During my Mother Blessing that took place almost two years ago this June, all of the women brought a bead for me that was somehow connected to our friendship or to my future birth. Among them were a bead made from a bean (since my friends and I are gardeners and beans remind me the shape of wee ones snuggled up in our wombs), a Hungarian eye bead for good luck, a glass bead with a tree inside for being rooted during birth, among many others. The necklace hangs in my son’s room where we often look at it and I tell him the story of both the necklace and his birth. I got to thinking that similar activities would be a wonderful idea to incorporate into other family traditions or holidays as well.
For a child’s birthday celebration have each child make a salt dough or clay bead that reminds them of the guest of honor. You can later string the necklace with your child and they will have a lovely memory of the day celebrating with their friends.
Have everyone in the family give your child a special bead each year for his or her birthday, that reminds you of something they have gone through or represents a significant milestone. When they are older, they will have a birthday necklace complete with beads from the family.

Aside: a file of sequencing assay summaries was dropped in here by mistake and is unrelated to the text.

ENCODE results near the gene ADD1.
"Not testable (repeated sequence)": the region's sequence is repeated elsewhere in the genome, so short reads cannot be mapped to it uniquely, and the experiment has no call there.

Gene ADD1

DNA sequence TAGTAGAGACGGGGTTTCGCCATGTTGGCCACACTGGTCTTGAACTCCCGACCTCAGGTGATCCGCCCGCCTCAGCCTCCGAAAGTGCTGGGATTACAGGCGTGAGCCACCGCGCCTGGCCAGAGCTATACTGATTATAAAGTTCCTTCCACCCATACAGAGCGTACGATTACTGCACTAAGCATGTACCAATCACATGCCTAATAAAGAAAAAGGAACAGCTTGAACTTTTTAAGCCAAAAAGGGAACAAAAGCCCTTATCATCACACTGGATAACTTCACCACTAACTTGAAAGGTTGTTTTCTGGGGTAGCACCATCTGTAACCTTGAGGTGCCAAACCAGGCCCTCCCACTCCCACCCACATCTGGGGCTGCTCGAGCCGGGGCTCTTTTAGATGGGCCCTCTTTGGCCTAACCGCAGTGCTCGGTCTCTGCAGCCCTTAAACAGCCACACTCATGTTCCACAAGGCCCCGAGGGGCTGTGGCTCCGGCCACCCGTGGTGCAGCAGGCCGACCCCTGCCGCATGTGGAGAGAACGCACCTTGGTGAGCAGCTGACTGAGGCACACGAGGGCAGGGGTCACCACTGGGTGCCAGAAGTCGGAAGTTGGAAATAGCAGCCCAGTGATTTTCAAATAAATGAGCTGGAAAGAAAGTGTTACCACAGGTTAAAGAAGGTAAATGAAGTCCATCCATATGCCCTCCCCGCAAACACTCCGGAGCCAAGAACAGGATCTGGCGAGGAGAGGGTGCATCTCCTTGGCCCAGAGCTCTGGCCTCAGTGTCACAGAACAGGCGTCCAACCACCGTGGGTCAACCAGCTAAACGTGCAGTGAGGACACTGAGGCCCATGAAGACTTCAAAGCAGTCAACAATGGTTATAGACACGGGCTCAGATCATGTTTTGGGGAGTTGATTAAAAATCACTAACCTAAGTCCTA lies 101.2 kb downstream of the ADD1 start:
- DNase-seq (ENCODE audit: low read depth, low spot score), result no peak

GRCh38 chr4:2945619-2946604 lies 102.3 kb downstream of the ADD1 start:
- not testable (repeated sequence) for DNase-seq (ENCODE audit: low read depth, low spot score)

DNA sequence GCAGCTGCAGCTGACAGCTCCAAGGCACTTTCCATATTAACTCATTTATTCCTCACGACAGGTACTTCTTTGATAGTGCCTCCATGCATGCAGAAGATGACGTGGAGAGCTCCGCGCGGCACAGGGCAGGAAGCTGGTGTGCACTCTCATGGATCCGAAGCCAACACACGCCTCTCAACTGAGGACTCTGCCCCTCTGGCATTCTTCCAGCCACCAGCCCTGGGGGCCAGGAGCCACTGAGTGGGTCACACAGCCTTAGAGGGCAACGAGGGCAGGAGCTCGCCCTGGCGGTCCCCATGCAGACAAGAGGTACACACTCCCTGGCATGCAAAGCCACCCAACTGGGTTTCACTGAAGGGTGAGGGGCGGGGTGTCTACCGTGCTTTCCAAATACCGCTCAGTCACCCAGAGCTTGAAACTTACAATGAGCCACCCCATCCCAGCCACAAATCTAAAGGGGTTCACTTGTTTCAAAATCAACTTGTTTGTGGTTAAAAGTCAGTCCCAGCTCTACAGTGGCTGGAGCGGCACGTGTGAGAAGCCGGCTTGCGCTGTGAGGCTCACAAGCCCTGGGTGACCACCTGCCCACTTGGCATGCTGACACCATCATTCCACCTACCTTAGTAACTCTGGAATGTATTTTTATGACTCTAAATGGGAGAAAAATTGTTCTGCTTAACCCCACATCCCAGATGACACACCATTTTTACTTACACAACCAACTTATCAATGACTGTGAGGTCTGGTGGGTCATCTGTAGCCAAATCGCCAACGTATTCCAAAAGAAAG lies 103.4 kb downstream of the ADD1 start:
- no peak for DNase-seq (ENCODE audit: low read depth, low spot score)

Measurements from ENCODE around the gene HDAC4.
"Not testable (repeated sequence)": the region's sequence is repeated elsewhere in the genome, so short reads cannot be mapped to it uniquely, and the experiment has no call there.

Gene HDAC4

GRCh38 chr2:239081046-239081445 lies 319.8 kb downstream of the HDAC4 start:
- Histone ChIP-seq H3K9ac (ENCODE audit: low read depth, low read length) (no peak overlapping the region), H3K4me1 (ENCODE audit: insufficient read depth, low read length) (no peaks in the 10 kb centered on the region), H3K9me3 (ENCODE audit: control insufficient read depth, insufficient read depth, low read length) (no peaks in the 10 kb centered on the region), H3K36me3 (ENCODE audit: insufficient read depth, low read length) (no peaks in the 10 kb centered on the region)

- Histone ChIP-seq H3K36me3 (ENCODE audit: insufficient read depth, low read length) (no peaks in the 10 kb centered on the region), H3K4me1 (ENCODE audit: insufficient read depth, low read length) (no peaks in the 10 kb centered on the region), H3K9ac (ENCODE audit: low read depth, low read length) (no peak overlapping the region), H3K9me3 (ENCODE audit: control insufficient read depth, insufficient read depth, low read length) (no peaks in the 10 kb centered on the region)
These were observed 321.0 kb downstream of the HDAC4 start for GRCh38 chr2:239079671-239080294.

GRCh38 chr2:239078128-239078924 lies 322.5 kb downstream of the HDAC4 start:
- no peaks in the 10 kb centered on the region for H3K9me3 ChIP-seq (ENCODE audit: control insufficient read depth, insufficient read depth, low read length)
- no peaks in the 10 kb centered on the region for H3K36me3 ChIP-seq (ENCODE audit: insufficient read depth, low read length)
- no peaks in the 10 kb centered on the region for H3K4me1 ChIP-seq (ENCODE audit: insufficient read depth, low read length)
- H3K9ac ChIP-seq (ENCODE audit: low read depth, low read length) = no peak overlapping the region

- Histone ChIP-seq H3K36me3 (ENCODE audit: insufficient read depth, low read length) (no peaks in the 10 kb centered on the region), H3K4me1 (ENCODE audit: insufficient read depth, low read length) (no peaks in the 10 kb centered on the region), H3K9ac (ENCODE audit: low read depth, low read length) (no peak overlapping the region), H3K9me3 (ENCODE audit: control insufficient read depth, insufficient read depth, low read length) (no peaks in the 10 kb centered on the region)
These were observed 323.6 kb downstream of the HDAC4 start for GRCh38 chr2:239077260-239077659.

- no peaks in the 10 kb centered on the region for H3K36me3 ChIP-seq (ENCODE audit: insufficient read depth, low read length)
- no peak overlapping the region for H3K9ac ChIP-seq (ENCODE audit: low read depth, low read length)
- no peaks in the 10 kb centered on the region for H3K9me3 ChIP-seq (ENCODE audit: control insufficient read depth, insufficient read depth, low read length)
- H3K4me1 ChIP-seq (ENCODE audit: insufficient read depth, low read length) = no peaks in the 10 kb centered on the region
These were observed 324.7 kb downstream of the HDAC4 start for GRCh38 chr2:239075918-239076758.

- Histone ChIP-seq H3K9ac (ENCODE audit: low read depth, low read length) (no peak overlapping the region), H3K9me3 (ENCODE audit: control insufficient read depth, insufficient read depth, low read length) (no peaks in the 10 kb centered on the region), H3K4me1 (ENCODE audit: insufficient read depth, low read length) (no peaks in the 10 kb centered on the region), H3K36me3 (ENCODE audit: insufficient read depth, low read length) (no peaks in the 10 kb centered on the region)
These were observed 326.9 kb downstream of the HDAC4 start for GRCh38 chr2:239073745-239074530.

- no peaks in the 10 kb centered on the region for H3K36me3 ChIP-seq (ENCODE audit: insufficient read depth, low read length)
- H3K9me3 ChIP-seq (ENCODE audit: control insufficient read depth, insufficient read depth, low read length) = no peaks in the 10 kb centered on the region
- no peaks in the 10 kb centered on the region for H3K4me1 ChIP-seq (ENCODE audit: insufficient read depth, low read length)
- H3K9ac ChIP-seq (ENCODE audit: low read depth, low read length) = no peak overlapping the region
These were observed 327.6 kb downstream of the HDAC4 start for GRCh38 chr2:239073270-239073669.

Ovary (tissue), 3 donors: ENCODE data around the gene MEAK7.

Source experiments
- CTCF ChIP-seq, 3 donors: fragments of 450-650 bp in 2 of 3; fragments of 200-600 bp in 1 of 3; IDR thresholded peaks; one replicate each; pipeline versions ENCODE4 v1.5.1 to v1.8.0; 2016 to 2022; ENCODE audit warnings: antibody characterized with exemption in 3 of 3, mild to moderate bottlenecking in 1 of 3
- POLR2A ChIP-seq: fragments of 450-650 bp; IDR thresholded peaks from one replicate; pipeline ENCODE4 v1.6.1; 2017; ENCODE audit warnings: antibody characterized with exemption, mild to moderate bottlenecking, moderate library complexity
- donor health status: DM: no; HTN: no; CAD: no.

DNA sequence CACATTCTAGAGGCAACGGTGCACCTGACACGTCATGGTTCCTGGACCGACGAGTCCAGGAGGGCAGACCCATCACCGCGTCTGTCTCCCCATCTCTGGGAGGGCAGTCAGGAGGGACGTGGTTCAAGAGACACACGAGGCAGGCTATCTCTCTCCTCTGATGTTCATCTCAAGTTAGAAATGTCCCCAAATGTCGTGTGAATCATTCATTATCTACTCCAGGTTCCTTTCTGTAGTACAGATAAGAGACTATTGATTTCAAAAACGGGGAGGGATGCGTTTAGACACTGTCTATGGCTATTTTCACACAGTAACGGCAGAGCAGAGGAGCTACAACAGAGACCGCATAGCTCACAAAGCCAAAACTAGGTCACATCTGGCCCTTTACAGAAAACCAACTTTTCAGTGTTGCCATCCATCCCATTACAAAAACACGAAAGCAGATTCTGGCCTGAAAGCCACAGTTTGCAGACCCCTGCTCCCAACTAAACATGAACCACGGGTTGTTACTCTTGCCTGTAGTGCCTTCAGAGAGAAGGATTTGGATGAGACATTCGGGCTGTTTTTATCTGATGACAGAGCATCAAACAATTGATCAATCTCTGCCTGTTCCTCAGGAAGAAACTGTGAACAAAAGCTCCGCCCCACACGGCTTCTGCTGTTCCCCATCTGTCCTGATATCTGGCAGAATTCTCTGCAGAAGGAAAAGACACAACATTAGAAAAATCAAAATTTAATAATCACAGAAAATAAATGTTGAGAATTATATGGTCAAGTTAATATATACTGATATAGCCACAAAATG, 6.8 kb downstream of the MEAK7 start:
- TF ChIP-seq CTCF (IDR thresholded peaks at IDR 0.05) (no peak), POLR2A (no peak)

For an upcoming sibling arrival, help your child make their own birth blessing necklace for mother and baby by cutting old strips of fabric and lacing it with wooden beads, each bead representing a “wish” from child to mother and baby. Your child may also make one for himself, or with parents complete with “wishes” for becoming a big brother or sister.
An example wish might be: I wish to make my baby sister smile when she is feeling sad. Taking the time together to create something that honors this new transition seems like a simple way for kids to participate in a new and mysterious time.
For Spring, have your children string beads, popcorn and berries onto wire to create a “bird necklace” which can be hung on a tree branch for the birds. Say a little blessing for them to be well-nourished as spring slowly reveals her abundance.
To celebrate Earth Day, have children make necklaces for the trees out of natural found materials or have older children crochet a tree necklace, complete with a blessing or wish.
Elise Bowan lives in Colorado with her husband, two amazing boys, and two crazy dogs. She is an avid gardener, baker & cook, holistic healer, and adores simple living and a nature-inspired lifestyle. She is a founding board member for the Mountain Song Community School, a waldorf- methods charter, set to open in 2013. She blogs at Mumacita.
Top photo credits: DeFiore Photography